Each case is different based on the level of cooperation, or animosity between the parents. Ideally, the parents can work together and agree on a workable custody schedule. However, the far more common scenario involves parents who cannot agree, and have difficulty communicating with one another. For these parents, the court must step in and make determinations based on the facts presented.

First, the court will send the parents to mediation. The mediator is a third-party neutral, meant to facilitate the parents’ coming to an agreement. Next, if they are still unable to agree, the judge will meet with the parents at a Judicial Custody Conference. If the parents are still unable to agree, the judge will order the parents to go through an Assessment After the Assessment, an in-depth process where the judge ultimately decides the custody and visitation schedule.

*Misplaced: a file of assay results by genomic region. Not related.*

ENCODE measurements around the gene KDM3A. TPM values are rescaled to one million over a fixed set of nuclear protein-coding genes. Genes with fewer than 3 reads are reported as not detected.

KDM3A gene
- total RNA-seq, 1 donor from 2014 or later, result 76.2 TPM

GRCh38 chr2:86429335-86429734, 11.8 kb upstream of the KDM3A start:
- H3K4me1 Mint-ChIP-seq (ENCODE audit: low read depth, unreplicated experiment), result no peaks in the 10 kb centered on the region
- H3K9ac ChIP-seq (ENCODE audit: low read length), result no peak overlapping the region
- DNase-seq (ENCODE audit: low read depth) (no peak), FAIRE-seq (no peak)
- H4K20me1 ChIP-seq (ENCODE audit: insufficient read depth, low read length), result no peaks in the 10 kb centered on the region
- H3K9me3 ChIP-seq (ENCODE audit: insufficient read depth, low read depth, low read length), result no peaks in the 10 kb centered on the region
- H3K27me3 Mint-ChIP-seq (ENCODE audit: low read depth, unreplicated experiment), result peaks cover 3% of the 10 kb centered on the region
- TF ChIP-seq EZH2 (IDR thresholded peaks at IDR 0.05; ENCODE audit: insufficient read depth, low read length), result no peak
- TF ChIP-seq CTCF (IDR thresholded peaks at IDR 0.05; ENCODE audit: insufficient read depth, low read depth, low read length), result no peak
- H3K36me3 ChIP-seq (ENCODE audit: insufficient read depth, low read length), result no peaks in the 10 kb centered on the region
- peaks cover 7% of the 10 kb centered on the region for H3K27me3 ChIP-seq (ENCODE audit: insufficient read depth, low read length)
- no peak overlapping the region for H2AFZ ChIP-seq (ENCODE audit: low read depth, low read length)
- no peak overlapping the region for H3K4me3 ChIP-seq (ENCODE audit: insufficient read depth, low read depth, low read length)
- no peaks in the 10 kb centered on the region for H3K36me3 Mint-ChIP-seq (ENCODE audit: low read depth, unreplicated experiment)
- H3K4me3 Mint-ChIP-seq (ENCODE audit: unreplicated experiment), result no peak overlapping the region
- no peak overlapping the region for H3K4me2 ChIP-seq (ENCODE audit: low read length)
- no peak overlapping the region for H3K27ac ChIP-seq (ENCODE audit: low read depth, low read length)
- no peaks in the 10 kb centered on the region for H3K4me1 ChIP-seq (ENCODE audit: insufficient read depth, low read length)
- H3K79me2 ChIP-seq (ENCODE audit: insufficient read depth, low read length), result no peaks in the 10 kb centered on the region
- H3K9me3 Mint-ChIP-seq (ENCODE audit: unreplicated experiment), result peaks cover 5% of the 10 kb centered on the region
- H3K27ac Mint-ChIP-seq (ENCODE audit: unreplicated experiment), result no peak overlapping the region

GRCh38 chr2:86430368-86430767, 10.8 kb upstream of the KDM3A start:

Courts may award sole or joint physical custody to the parents. Sole physical custody consists of the child living with and being supervised by one parent. Joint physical custody, on the other hand, can take many forms depending on the parents’ schedules, proximity to one another, etc. When parents share joint physical custody each parent has “significant periods” of physical custody. This does not necessarily equate to equal time between parents.